Finishing The Lost Legacy made me feel like Dudley Dursley as he sized up his pile of birthday presents in chapter two of The Philosopher’s Stone. “36! That’s two less than last year!”.

Naughty Dog has a gleaming pedigree and every game it produces is subject to impossibly high expectations. Since Uncharted: Drake’s Fortune in 2007, those expectations have been matched or exceeded by every subsequent release. This $68 standalone expansion to Uncharted 4 promised a fully-fledged Uncharted in every sense except length.

Unfortunately, The Lost Legacy ventures only three-quarters along the journey to that gemstone-encrusted goal. It feels selfishly entitled levelling any criticism at all at this coda to the Uncharted series, because its flaws only become apparent when scrutinized under the brilliant glow of its four predecessors.

Uncharted: The Lost Legacy review
The Lost Legacy is a stellar story-driven action game by any metric. But it is undeniably not up to par with Uncharteds II through IV

It’s a shame. The Lost Legacy is a stellar story-driven action game by any metric. But it is undeniably not up to par with Uncharteds II through IV, which leaves the whole experience feeling a little deflated. For one thing, The Lost Legacy is more limited in its geographical scope than its jet-setting older siblings. Taking place almost entirely in and around India’s Western Ghats mountain range, expect to see a lot of bronzed cliffs lush with broad-leafed vegetation. Expect endless elephant statues intricately hewn from grey stone.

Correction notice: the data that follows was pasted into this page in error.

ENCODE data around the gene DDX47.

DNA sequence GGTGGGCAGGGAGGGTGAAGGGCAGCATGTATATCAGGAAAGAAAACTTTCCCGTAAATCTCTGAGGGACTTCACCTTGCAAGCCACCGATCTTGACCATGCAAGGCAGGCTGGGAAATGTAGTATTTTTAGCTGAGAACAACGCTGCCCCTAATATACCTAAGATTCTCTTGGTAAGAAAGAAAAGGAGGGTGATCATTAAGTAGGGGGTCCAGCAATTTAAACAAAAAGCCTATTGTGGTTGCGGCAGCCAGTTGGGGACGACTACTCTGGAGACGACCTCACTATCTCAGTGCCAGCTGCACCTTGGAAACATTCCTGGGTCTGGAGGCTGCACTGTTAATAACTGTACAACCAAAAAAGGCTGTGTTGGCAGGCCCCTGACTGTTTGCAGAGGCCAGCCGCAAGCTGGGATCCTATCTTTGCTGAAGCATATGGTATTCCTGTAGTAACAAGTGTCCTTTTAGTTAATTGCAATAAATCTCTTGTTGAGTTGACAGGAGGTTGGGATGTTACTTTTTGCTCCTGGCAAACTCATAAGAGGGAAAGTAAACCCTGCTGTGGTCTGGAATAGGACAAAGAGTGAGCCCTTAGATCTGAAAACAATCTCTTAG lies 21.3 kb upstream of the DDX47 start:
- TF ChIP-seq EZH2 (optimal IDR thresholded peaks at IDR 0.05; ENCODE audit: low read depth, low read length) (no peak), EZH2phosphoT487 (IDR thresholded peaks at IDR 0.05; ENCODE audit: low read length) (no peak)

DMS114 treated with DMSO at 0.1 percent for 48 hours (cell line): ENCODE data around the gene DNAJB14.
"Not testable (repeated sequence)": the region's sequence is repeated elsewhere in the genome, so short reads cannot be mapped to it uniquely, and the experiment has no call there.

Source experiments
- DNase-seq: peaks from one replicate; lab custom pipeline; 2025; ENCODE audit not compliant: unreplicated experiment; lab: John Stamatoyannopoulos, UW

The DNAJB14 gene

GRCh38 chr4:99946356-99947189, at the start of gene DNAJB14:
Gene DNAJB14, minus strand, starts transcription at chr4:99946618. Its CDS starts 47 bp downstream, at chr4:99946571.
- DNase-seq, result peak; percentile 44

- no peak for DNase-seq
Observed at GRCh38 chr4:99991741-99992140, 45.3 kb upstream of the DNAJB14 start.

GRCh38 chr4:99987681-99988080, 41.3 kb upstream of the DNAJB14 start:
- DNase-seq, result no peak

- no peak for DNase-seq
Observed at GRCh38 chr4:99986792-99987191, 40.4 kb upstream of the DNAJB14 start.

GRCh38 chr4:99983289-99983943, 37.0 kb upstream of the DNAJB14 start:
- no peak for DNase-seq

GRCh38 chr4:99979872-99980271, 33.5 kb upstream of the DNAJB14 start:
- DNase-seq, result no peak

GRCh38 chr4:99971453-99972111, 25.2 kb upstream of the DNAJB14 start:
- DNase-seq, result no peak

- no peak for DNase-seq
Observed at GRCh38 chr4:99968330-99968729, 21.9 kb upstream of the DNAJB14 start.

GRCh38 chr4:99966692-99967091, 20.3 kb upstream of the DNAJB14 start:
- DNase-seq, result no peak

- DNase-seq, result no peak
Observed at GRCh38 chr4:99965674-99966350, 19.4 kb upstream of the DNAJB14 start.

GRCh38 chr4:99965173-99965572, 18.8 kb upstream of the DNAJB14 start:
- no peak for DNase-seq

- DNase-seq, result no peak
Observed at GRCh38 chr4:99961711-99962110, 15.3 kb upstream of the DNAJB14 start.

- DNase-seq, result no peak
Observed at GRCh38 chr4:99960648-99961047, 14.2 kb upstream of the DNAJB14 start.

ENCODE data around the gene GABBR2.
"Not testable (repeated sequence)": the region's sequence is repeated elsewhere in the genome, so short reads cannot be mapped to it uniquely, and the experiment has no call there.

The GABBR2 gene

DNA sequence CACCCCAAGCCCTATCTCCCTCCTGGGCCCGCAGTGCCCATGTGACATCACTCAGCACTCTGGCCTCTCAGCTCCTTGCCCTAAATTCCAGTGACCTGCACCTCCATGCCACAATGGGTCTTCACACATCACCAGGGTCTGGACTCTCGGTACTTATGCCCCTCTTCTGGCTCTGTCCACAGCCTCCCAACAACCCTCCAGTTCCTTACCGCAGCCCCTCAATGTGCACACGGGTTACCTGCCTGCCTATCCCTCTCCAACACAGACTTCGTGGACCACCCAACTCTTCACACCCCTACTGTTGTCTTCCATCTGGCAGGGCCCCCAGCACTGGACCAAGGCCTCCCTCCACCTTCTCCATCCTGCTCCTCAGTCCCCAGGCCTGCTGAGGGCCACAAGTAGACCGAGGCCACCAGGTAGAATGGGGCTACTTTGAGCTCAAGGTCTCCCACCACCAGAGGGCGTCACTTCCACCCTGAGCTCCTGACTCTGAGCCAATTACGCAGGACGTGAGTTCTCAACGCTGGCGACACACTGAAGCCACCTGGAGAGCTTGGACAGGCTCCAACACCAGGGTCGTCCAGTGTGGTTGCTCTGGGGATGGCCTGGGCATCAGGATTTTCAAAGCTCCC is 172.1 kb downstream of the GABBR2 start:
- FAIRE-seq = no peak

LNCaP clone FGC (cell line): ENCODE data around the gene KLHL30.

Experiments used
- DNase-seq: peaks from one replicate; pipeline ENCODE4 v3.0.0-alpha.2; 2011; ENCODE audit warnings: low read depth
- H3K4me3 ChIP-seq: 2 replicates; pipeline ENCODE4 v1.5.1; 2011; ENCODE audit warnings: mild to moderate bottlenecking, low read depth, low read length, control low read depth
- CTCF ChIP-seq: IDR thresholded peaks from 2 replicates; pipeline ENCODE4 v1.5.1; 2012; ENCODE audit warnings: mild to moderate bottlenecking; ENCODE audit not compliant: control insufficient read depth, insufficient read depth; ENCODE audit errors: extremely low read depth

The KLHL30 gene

Don’t get me wrong, these will be absolutely the most spellbinding cliffs and trunks you have ever seen in a video game. The Lost Legacy pushes the player into near visual overload. Cascading waterfall after twilight vista after dreamlike grotto after mountainous skyline are emblazoned onto the optic nerve. It’s just that the game’s palette of colour and geometry is noticeably more limited than what its audience have grown accustomed to. This remains true – and this is key to understanding why the game feels like a bit of a letdown – even after you control for the game’s reduced runtime of around eight hours.

On that same note: as a series of still images, The Lost Legacy is as or more visually arresting than any Uncharted game. In the playing of it, however, there just fewer moving parts.

Uncharted: The Lost Legacy review

The most iconic set-pieces in Uncharted games are characterised by dynamic movement and environmental destruction. The player switches with each exhausted breath between platform traversal, gunplay and fisticuffs. A magnificent structure crumbles to dust and splinters around Drake, or the whole thing takes place on a large vehicle or even a convoy of vehicles as they rocket past a remarkably detailed backdrop. It’s all an elaborate illusion, but an undeniably effective one that manufactures momentum and tension. At its best, Uncharted feels like actively participating in a blockbuster action movie.

There’s only one significant set-piece of this kind in The Lost Legacy – the climactic sequence of the third act. It’s certainly exciting, but feels like a mish-mash of levels lifted from Uncharted II and IV. Without the fireworks, the problems that have always dogged Uncharted’s gameplay become conspicuous. The fact that climbing amounts to nothing more than pointing your control stick towards obvious handholds and thumbing the X button repeatedly. That the core gunplay is so aggressively mediocre as to be difficult to even describe in an interesting way. That the stealth gameplay feels clumsy, and Chloe rarely sticks to the section of wall that I want her to when she takes cover.